Compassion fatigue, also known as secondary trauma, burn-out, vicarious trauma, or empathetic strain is a occupational hazard for therapists, health-care professionals, and other care-givers. It’s a catch-22 that only deeply caring people are susceptible to compassion fatigue, and only deeply caring people become care-givers. Compassion fatigue can be defined as physical, emotional or spiritual exhaustion that takes over a caregiver and causes an inability to experience joy or feel empathy for others. Mindfulness meditation can help caregivers heal from, and even better, prevent compassion fatigue by resetting the cargiver’s nervous system and replenishing stores of compassion.
It’s a catch-22 that only deeply caring people are susceptible to compassion fatigue, and only deeply caring people become care-givers
Symptoms of compassion fatigue can mimic PTSD and include exhaustion, loss of interest and feelings of hopelessness and irritability. If you are a caregiver who is exposed to traumatic situations, you might even experience nightmares, flashbacks, intrusive thoughts, restricted range of feelings and difficulty sleeping.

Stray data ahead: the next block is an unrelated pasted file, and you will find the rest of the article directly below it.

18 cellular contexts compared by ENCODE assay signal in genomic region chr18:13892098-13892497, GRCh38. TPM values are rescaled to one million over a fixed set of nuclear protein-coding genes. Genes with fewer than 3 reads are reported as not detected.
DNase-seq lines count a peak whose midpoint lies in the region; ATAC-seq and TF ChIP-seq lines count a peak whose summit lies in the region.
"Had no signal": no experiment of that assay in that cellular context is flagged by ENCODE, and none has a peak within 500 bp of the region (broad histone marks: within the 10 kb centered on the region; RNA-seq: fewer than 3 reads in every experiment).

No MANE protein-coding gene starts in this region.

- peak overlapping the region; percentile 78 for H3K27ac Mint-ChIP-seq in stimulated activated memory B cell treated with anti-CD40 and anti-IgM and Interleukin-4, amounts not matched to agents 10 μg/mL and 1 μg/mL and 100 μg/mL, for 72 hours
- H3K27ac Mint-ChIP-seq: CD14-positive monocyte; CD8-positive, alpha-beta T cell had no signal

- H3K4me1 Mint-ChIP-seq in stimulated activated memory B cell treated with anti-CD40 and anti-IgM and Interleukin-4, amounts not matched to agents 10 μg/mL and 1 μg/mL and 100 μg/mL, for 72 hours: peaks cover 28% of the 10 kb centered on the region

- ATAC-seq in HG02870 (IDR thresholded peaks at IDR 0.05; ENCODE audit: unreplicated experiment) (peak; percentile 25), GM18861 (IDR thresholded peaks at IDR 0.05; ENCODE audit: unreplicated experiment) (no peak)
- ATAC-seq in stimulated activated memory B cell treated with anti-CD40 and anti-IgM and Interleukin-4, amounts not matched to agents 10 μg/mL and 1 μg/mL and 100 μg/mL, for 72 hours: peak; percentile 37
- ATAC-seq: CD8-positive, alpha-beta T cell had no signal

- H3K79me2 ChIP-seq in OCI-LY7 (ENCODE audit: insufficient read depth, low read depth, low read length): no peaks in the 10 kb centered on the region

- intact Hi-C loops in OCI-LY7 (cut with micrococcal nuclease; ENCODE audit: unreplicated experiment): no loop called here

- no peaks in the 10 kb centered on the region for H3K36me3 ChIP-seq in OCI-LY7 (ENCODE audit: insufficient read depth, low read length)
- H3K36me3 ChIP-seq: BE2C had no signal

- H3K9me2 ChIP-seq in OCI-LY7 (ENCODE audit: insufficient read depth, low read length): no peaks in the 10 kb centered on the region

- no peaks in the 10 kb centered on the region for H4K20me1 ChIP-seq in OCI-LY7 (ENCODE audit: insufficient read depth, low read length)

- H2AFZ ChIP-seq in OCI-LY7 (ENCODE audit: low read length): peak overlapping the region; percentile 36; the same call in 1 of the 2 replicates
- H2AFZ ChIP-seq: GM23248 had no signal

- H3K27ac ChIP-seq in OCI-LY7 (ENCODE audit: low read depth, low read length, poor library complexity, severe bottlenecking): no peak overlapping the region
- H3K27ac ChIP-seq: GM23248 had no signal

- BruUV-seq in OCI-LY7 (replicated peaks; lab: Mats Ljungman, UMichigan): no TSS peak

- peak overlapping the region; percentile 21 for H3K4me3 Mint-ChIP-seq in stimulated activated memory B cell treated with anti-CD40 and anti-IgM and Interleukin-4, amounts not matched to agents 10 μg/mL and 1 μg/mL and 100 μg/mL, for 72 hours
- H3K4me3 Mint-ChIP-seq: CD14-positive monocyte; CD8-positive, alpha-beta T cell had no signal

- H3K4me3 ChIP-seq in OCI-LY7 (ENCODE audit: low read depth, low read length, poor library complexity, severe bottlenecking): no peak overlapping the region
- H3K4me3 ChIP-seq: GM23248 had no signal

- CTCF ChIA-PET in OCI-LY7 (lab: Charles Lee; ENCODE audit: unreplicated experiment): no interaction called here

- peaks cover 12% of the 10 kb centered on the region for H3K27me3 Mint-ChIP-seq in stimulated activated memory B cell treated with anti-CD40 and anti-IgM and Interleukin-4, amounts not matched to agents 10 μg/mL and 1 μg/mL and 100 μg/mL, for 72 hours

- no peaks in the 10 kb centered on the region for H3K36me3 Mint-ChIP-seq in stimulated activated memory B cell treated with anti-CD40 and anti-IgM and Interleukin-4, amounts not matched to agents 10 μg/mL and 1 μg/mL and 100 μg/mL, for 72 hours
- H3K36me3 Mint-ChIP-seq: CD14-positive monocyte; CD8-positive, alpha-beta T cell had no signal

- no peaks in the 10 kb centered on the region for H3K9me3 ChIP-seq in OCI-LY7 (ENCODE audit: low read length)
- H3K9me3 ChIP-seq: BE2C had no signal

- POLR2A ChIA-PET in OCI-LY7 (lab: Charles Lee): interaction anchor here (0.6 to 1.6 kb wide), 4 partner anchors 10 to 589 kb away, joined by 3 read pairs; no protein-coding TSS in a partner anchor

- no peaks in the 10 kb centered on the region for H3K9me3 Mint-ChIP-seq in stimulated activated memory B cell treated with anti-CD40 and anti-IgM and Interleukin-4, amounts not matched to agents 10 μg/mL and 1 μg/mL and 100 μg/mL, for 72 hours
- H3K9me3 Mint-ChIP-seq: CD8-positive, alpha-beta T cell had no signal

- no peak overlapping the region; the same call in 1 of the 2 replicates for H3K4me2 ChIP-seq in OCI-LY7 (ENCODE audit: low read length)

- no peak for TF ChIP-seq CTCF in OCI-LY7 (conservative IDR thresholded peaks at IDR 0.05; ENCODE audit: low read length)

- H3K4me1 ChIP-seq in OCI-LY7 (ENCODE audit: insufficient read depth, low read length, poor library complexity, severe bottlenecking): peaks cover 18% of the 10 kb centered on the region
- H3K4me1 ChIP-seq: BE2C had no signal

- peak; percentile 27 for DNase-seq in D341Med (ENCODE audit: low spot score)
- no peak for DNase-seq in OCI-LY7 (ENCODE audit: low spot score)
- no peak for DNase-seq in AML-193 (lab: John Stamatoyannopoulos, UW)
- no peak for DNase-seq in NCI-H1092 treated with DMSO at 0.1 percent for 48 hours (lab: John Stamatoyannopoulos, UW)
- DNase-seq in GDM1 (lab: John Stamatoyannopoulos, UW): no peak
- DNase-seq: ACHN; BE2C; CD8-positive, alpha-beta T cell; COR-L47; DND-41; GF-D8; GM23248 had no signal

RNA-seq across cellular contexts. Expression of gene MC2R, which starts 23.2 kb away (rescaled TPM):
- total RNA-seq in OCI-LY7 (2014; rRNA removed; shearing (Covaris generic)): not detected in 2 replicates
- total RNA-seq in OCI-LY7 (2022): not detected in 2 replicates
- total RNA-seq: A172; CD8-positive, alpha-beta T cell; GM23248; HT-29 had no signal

Preventing compassion fatigue takes a concerted effort to be compassionate toward yourself. Here’s how mindfulness can help:
1. Have a daily practice of self care that includes supportive colleagues, a healthy diet and exercise regime, and adequate breaks during the day where you focus on your breathing and quiet your mind.
2. Have longer term plan for restoration that might include professional development, retreat time, or other forms of personal enrichment.
3. Take an inventory of your energy level every day, by sitting quietly first thing in the morning, talking with a colleague or practicing a body can.
Compassion fatigue feeds on isolation. Don’t wait until you are completely exhausted to talk to a friend, colleague or other health professional.
Take a look at our two new worksheets on Coping versus Restoration to create your plan to prevent or recover from compassion fatigue.
We wish you twenty minutes of mindfulness everyday!
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